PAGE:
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"And what about fsu building upward with new developments so that future land need not be neccisary,because it is certainly not going to be more availaible. I also was talkin to a friend who is a engeneering major that has to do alot of travveling between main campus and the patch by the MAg Lab...

maybe campus could develop some of the remaining land there and considate some of the schools into that area which could solve many problems incld... campus parking, campus traffic, campus land, and the gas of valuable students (aka...soon to be well paid alumni) "

Murphy,

FSU has a height limitation on it's buildings. There is some land owned by FSU near Innovation Park, it is called the "Southwest campus." It isn't much land though. FSU is going to put the IM fields out there and the new swimming facility.

"How can you blame the city when you admit FSU probably doesn't know what its doing with land aquisition in the first place."

These two have nothing to do with each other. FSU doesn't know what it is going to do because the state has tied it's hands and the city is ignoring the agreements they have made. How can you blame FSU for that?"

"The issue here is the fact that the zoning change was consistant with the Comprehensive Plan to create a more pedestrian friendly, more vibrant, more environmentally sensitve urban core."

No, the issue is, why is FSU sitting down working with the COT and making agreements when the COT just turns around and ignores those agreements? FYI, if you think these $500K condos are going to people that are going to be walking...I have some swamp land to sell you. These are rich folks who will be driving 2 ton SUVs all over, with streets not designed for that or that density.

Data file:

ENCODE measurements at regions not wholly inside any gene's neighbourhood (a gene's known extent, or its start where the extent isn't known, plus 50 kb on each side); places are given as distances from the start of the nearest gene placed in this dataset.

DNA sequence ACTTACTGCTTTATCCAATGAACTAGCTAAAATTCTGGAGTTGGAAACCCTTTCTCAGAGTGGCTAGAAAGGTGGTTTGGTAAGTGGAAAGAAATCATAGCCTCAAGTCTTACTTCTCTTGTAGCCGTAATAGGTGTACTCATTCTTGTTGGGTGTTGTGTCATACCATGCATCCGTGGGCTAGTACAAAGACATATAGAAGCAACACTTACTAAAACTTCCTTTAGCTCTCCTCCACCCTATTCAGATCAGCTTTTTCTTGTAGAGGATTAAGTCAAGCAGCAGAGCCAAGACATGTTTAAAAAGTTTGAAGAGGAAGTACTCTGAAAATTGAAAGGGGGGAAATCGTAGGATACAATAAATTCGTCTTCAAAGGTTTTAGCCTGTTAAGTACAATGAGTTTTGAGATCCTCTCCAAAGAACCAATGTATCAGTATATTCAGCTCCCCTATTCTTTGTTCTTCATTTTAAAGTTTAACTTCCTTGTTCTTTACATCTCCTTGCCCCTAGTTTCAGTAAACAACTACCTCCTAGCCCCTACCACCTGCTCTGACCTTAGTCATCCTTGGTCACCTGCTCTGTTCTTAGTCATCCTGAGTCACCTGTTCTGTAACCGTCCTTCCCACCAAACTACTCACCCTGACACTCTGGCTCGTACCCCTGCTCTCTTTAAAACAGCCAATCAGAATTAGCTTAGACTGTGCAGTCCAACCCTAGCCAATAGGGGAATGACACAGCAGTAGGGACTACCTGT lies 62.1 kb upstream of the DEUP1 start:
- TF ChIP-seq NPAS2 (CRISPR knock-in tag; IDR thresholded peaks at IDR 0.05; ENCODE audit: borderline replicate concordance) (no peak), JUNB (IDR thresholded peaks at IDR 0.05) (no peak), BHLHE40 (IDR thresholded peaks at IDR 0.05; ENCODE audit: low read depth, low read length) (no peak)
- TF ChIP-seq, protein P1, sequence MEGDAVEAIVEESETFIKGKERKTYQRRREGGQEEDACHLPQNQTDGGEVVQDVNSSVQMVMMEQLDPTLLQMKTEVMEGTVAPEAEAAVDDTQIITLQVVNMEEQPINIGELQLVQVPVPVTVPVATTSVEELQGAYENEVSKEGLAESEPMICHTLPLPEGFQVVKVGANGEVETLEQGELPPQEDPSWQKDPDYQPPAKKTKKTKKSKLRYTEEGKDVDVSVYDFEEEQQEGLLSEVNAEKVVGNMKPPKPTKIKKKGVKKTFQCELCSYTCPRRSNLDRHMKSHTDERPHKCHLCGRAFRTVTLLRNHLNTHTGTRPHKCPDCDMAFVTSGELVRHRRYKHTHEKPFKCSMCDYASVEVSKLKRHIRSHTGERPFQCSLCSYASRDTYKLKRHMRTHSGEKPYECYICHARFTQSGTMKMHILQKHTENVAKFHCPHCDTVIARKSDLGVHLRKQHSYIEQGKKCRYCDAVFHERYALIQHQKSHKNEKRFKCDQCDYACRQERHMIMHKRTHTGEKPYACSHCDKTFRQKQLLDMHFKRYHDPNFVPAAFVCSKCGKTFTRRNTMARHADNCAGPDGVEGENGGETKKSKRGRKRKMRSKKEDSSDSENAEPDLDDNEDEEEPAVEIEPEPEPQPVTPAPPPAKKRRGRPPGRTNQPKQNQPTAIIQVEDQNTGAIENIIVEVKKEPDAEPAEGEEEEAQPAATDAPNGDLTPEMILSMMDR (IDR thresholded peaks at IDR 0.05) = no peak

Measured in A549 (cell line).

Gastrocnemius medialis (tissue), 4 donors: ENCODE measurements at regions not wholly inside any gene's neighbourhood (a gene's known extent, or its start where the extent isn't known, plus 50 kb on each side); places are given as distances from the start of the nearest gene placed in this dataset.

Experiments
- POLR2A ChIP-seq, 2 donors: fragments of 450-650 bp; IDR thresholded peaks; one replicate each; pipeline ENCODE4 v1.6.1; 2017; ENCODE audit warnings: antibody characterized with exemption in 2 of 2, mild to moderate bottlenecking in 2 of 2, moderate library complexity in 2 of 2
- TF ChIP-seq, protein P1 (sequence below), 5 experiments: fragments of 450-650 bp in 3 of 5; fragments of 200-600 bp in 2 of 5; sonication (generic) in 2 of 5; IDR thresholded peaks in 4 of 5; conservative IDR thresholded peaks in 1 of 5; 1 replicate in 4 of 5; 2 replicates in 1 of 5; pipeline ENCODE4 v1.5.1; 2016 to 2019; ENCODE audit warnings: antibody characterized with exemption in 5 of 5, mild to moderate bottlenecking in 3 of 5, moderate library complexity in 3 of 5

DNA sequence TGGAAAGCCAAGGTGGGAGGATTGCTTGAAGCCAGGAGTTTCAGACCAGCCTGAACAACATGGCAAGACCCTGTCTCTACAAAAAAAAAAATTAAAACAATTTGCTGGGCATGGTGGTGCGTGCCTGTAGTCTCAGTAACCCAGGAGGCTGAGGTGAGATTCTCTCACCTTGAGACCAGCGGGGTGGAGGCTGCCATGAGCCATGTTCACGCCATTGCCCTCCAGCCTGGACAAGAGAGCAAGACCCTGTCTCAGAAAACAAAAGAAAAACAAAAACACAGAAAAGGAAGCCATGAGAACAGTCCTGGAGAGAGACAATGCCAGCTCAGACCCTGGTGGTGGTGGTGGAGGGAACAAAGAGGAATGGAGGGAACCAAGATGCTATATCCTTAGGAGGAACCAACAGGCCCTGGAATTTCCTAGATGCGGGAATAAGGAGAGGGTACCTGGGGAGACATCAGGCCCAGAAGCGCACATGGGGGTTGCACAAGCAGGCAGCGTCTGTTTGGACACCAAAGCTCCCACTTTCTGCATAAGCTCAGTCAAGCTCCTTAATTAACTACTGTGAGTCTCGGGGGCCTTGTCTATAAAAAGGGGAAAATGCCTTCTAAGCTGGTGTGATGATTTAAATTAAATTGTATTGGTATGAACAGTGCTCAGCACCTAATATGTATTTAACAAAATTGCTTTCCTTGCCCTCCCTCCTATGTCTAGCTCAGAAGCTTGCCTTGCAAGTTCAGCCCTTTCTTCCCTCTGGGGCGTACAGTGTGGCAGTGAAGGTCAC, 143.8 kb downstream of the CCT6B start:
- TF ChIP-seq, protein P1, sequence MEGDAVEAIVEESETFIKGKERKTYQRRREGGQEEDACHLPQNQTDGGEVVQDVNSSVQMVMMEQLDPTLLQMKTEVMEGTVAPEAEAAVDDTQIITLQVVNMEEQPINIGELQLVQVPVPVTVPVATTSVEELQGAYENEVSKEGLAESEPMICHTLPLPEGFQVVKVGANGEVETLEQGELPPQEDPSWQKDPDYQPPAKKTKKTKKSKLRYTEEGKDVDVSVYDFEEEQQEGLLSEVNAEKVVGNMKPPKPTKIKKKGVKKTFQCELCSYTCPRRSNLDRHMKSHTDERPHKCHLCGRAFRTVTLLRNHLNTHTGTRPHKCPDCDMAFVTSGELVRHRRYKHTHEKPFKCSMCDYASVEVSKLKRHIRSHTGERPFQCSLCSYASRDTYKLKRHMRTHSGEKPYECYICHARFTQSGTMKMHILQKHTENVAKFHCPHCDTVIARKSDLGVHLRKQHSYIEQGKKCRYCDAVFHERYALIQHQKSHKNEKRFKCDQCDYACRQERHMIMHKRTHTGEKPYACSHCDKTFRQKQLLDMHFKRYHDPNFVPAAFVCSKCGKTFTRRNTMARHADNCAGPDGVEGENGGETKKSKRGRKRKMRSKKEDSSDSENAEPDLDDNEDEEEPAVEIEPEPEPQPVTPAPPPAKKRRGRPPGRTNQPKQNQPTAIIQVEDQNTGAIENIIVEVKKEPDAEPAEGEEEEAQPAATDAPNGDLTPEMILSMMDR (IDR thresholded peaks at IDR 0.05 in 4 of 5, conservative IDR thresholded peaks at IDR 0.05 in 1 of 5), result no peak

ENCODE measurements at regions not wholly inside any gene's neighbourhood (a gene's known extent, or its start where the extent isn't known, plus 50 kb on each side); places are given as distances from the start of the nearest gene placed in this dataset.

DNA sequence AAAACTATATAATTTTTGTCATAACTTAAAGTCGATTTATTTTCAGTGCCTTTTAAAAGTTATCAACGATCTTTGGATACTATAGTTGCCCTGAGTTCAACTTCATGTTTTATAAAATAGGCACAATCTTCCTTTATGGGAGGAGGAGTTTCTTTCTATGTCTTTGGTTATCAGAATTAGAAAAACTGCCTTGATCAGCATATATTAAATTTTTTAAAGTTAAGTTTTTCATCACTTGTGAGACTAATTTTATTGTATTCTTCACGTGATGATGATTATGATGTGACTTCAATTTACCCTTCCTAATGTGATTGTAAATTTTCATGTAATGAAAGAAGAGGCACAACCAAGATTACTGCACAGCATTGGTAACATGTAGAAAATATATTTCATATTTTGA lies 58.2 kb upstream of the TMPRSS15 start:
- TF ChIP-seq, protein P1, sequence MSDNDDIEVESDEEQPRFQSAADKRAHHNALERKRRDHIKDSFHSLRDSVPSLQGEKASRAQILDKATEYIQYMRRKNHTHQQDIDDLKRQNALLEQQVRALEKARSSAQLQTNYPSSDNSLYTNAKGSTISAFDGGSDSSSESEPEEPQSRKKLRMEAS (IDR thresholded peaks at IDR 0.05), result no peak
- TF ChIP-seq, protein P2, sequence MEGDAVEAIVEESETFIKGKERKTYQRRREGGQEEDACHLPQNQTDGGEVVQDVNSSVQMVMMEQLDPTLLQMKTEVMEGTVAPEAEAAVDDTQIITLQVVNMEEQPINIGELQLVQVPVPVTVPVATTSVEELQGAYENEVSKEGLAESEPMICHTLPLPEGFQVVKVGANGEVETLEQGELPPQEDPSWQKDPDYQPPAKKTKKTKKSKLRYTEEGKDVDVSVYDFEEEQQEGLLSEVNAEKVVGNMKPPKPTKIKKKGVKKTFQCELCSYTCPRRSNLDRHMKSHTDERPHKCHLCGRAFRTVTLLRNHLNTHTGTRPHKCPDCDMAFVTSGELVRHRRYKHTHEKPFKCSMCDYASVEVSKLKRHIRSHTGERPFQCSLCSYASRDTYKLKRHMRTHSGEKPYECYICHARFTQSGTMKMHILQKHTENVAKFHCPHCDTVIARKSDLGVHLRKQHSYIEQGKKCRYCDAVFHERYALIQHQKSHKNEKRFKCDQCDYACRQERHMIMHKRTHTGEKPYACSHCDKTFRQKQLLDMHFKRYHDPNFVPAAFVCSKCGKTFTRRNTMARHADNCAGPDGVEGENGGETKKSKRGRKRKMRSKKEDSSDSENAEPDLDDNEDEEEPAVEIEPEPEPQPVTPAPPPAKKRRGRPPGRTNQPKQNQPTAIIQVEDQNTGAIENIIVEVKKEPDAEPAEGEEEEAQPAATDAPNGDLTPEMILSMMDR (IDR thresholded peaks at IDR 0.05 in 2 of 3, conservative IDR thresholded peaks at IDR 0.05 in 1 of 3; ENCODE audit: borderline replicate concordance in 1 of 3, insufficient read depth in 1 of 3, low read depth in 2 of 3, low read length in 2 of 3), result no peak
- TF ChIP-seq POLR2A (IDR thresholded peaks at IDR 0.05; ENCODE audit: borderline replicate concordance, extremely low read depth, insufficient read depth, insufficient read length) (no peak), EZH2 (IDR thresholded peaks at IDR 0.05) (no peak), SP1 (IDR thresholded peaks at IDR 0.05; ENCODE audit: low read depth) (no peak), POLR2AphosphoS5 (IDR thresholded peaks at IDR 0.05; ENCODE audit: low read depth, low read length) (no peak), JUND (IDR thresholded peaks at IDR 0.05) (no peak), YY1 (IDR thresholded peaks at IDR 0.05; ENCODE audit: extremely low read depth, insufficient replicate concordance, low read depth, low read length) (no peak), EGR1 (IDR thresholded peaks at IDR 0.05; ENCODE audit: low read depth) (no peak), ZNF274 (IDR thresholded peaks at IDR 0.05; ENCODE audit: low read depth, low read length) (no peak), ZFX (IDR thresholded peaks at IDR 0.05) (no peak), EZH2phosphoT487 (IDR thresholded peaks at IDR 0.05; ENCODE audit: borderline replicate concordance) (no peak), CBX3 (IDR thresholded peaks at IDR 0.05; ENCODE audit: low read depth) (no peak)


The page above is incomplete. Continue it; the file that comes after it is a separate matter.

Again, the COT ignored the agreements and just did what they want. That is fine...they will get their way and FSU will know they can't trust the COT. This will hurt both FSU and the COT in the future. That is the long and the short of it.

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"These two have nothing to do with each other. FSU doesn't know what it is going to do because the state has tied it's hands and the city is ignoring the agreements they have made. How can you blame FSU for that?"

Of course these two are unrelated, but it seems to be the basis of the FSU argument. The only agreement FSU has made with this city are future land-use plans they have for property FSU owns within the next 20 yrs. FSU can't make agreements with the city for future land use on property they DO NOT OWN! Who does that benifit?? Not the other land owners. FSU needs to realize Tallahassee is not theirs for the taking -- this isn't Gainesville.

The $300,000+ condos HAVE been sold to several University Staff members and alumni. Some of the units will go to more wealthy people who may possibly not walk. But the Symphony will still serve to benifit campus life. Would you rather the only residents in the area be the poor and starving people at the Shelter? What the West area of Tallahassee needs are people willing to invest their money to improve the quality of life community-wide. This project will help to do that.

This will be a great addition to our Tax base which will only benifit current tax payers both in the Short (Downtown CRA) and long-runs. The City of Tallahassee has agreements with its citizens as well -- and that agreement is to allow them to achieve their piece of the American Dream as best as they can, so long as it is within the law. FSU's beef shouldn't be with the city because they are going to have a new neighbor. They never complained when on the same property drunk Fraterity brothers were partying everynight and littering up the property. Now that a responsible developer wants to purchase the property there is beef?! C'mon! This is a no-issue to me. FSU should stop now so tensions can ease before they welcome their new neighbors.